Know your history
text size

Know your history

A recently held workshop organised by the Office of the Basic Education Committee (Obec) for history teachers working at state-run schools is causing a stir about how the past is being depicted.

The workshop ended last week and targeted teachers from 245 education zones. Sessions were themed after ten precious stones. For instance, the Pearl section focused on how the state has evolved over the years. During one session, trainers weighed much on the topic of the nation's pillars.

Key trainers at the workshop were from the Volunteer Defence Corps Bureau, a state unit affiliated with security agencies, while dozens of soldiers were assigned as assistants.

Such a composition raised questions about the trainers' credentials. It can't be helped if some critics compare this workshop to the village defence training hosted by the state in the 1970s. Back then, some of the indoctrinated volunteers eventually became aggressive ring-wing elements in the Oct 6, 1976 bloodbath.

Having said that, it would have been better for Obec to have enlisted the help of qualified historians from prestigious institutions for such a vital job of teaching about the past. With qualified trainers, the workshop would have been more laudable.

But without professional historians, such training risks being perceived as an indoctrination programme. Indeed, there are complaints that the programme was hardly educational, with some saying it was not interesting. The topics were limited to the collapse of Ayutthaya in 1767 and the rise of Rattanakosin. Few people are aware that a similar workshop, with the same trainers, is under way in every region, with the backing of the Interior Ministry.

One workshop participant posted on social media that it did not provide any tips on how to improve teaching. Instead, it's completely rote learning, a weak yet popular technique conventionally applied by most teachers.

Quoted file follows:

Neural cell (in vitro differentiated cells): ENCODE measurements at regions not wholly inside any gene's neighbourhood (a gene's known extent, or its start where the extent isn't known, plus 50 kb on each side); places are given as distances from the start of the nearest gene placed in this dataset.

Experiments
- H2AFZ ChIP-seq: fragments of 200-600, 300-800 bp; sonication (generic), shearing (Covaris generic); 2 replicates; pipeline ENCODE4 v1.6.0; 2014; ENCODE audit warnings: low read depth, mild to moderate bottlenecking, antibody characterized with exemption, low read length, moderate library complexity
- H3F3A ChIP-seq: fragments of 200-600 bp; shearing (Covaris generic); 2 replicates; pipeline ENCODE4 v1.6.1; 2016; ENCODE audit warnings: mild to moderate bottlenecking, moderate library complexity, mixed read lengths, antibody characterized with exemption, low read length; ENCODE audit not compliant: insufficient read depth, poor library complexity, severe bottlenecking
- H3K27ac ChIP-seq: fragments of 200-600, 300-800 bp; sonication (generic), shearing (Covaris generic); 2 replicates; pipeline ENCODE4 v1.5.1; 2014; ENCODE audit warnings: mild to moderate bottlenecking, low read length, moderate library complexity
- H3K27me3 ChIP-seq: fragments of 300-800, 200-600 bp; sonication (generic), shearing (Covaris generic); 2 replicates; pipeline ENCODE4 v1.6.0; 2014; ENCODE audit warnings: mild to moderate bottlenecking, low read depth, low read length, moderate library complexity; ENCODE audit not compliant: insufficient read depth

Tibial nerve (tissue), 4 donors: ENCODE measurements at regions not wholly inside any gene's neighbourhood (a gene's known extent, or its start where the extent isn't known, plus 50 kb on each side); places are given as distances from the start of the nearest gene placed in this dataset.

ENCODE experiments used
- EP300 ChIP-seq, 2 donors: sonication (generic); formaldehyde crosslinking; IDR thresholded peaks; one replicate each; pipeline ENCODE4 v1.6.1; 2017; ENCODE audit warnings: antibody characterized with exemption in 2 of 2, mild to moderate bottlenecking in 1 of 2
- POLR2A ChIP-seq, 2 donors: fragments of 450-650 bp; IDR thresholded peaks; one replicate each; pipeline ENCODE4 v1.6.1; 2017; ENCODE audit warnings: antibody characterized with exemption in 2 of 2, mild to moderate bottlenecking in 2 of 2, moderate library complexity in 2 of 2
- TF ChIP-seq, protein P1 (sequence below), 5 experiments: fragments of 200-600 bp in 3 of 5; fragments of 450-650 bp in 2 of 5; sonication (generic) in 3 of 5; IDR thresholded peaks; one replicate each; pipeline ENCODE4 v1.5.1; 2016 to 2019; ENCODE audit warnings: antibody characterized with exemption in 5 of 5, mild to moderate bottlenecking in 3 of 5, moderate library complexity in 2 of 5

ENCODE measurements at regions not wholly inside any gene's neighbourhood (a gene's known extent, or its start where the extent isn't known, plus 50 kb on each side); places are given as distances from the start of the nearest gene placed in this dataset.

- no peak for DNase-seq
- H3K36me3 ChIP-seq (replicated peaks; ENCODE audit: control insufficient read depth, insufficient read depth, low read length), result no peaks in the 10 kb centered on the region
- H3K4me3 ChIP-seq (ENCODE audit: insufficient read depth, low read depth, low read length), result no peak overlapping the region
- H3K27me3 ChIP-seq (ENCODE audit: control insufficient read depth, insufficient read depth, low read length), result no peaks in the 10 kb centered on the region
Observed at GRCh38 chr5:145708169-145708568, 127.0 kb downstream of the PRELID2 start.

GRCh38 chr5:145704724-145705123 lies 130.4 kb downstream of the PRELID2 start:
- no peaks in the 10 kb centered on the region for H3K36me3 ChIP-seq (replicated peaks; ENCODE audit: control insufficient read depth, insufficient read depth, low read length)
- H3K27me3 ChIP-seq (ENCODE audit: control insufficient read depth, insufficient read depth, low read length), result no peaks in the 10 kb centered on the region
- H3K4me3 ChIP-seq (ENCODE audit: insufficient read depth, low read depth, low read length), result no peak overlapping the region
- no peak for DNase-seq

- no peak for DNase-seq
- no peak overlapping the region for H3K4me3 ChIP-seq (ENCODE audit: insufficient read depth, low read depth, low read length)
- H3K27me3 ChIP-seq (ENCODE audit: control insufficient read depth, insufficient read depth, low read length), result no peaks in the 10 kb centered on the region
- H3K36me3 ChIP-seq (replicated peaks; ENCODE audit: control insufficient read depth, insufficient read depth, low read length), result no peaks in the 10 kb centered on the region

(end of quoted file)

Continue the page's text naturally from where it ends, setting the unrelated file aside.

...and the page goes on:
The workshop is likened to a conventional history class in which students are discouraged from asking "why" or being inquisitive in exploring new evidence to challenge outdated notions.

Critics have lashed out at the propaganda-filled workshop, saying it is a failure. They noted that such archaic tactics may have worked in the 1970s when the public had no other option.

The fact that history education in Thailand is defined by nationalism and national security causes big and lasting problems. Our history education makes neighbouring countries, like Myanmar and Cambodia, the villains, if not forever enemies, even though the wars ended in the 18th century.

Take the case of the Altai mountain ranges in Mongolia, which were attributed to the origins of Thais before they migrated to what is known today as Thailand. Such an outdated belief has been deeply instilled despite various historical findings that proved otherwise.

Gen Prayut Chan-o-cha, while serving as prime minister in 2015, even made remarks recounting the rugged mountain as the place from which Thais came.

History lessons must be openly updated, challenged and debated. For example, should Thai history begin when Sukhothai was founded as the first capital?

However, this requires inquisitiveness as well as an open academic atmosphere, which was absent from the controversial workshop by Obec. But without such elements, history as a subject becomes wasteful and terribly dull.


Bangkok Post editorial column

These editorials represent Bangkok Post thoughts about current issues and situations.

Email :

Do you like the content of this article?